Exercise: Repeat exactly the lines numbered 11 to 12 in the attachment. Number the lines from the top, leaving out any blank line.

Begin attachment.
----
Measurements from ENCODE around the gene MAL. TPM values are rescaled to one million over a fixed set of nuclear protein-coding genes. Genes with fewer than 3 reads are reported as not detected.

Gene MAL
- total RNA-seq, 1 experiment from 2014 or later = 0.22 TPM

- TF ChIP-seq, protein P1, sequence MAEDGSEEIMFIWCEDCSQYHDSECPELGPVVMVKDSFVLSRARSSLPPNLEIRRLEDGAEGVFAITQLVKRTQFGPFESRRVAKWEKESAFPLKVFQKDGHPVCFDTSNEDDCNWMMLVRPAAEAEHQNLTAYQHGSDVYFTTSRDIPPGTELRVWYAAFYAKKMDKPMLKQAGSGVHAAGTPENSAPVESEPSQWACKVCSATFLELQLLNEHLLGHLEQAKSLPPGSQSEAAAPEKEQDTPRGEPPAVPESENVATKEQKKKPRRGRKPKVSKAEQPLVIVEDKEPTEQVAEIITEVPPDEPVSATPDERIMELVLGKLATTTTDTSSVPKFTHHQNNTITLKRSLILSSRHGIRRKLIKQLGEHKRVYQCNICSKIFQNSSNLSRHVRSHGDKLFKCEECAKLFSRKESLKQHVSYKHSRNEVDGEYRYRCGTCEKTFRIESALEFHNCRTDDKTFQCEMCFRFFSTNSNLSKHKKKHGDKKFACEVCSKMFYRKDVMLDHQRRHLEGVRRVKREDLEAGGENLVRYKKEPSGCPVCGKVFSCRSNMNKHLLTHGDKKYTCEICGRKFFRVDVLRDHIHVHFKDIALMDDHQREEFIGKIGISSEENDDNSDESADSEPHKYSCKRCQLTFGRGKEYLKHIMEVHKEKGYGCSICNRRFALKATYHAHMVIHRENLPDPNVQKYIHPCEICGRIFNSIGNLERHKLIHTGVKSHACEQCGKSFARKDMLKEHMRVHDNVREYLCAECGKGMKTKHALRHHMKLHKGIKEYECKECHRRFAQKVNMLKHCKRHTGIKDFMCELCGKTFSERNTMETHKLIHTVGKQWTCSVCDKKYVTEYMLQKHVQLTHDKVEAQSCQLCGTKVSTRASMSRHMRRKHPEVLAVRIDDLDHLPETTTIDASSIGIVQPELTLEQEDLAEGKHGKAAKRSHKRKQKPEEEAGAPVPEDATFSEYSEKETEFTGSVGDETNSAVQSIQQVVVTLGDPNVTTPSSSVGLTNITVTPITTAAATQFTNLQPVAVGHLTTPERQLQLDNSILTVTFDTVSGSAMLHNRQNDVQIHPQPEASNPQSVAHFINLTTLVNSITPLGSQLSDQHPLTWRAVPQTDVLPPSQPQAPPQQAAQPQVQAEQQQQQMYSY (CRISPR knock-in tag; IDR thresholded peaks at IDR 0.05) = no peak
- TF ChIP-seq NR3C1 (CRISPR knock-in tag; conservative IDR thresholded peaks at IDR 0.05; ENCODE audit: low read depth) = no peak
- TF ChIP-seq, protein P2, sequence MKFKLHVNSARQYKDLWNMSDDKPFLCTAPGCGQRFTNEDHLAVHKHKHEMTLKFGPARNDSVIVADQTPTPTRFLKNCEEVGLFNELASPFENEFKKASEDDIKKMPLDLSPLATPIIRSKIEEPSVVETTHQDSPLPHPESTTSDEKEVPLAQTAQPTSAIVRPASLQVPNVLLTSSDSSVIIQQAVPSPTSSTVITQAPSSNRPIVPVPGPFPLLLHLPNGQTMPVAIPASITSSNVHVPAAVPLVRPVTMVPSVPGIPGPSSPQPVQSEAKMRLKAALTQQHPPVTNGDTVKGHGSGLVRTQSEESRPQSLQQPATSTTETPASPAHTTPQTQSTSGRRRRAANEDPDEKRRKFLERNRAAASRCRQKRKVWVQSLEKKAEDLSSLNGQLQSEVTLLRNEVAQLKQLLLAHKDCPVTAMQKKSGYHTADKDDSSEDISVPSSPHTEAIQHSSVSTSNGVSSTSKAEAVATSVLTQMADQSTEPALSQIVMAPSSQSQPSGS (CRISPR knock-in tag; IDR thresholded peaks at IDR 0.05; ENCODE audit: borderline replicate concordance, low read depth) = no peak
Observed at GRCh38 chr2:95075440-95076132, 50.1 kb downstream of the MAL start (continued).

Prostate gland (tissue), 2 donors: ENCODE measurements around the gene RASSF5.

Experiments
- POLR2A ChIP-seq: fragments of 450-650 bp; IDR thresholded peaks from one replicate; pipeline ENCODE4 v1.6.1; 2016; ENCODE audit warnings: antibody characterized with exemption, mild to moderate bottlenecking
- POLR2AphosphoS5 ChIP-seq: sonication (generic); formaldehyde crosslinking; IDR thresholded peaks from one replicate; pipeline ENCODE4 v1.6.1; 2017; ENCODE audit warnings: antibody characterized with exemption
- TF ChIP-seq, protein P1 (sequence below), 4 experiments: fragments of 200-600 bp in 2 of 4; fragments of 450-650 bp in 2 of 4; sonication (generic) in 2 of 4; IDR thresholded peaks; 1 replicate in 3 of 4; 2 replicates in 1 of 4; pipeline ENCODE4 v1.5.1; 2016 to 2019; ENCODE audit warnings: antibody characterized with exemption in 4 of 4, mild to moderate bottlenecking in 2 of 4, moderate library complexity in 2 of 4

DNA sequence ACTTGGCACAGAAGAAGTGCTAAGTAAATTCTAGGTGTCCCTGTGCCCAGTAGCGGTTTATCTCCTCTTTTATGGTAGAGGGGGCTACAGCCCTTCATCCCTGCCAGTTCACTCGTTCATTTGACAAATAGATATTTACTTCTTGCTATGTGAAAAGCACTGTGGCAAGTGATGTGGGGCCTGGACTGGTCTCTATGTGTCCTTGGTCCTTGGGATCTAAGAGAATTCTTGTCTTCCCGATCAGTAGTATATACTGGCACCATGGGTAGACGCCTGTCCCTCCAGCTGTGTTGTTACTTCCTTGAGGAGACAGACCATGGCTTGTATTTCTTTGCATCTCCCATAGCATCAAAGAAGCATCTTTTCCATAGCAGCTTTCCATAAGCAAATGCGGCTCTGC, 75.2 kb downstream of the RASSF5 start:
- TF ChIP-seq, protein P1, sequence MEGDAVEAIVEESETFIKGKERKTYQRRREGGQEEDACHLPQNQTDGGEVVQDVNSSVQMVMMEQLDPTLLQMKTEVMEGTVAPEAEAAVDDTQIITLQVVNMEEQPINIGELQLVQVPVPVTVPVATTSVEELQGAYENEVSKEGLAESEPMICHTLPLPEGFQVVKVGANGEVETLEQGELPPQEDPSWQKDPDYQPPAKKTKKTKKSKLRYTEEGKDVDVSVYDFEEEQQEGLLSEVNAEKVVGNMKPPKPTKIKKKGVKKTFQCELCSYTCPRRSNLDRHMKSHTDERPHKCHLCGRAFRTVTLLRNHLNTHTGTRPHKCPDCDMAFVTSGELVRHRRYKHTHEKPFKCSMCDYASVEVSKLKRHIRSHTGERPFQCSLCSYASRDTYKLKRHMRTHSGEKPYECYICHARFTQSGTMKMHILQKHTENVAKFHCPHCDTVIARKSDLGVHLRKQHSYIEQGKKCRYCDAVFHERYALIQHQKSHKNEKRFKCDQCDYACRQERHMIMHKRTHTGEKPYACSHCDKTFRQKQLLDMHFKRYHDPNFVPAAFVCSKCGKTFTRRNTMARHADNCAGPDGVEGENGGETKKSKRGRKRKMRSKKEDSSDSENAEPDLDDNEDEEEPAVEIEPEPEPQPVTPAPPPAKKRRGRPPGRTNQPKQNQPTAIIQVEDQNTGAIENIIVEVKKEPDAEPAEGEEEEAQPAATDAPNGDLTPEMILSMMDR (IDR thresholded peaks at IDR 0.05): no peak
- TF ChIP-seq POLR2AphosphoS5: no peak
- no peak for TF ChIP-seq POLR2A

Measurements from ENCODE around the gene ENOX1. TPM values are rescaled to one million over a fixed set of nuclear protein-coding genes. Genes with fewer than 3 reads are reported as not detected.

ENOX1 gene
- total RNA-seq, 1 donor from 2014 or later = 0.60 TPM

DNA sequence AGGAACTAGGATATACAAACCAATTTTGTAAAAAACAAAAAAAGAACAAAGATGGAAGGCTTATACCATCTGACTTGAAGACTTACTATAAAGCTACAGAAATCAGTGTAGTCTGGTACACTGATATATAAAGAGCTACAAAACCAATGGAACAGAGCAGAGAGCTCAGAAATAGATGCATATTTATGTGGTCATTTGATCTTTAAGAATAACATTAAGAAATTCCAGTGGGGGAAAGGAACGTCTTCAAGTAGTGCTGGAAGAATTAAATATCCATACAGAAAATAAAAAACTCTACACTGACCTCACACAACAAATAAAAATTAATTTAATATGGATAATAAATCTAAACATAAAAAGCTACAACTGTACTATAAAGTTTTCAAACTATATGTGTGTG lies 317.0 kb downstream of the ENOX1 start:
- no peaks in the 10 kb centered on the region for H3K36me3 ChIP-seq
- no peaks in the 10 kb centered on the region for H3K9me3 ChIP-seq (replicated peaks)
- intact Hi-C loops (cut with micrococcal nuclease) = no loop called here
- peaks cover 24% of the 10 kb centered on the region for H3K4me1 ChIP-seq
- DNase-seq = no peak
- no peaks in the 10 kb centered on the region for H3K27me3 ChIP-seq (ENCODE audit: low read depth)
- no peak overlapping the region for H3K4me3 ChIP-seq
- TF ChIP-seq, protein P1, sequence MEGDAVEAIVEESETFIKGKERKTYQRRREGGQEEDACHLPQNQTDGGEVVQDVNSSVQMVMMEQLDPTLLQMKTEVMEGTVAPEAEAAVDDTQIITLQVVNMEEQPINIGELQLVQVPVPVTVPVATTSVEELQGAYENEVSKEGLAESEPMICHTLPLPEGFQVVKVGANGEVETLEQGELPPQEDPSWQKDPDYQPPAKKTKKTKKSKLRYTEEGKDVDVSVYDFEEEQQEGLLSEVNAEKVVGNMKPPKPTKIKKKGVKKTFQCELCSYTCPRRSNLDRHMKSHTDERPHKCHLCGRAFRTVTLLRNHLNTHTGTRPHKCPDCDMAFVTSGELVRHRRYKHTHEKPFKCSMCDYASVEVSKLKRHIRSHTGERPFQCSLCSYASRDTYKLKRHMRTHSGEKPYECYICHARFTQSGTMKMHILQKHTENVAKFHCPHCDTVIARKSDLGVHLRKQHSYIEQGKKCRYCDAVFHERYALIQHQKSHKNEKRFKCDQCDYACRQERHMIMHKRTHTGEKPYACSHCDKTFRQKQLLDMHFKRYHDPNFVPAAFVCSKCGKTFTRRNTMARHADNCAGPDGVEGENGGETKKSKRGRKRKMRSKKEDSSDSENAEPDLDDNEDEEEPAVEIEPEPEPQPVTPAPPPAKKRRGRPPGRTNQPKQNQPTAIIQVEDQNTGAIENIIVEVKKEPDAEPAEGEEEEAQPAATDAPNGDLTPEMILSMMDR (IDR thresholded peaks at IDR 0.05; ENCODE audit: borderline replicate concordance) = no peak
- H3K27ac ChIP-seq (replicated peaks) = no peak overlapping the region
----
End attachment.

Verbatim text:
- POLR2AphosphoS5 ChIP-seq: sonication (generic); formaldehyde crosslinking; IDR thresholded peaks from one replicate; pipeline ENCODE4 v1.6.1; 2017; ENCODE audit warnings: antibody characterized with exemption
- TF ChIP-seq, protein P1 (sequence below), 4 experiments: fragments of 200-600 bp in 2 of 4; fragments of 450-650 bp in 2 of 4; sonication (generic) in 2 of 4; IDR thresholded peaks; 1 replicate in 3 of 4; 2 replicates in 1 of 4; pipeline ENCODE4 v1.5.1; 2016 to 2019; ENCODE audit warnings: antibody characterized with exemption in 4 of 4, mild to moderate bottlenecking in 2 of 4, moderate library complexity in 2 of 4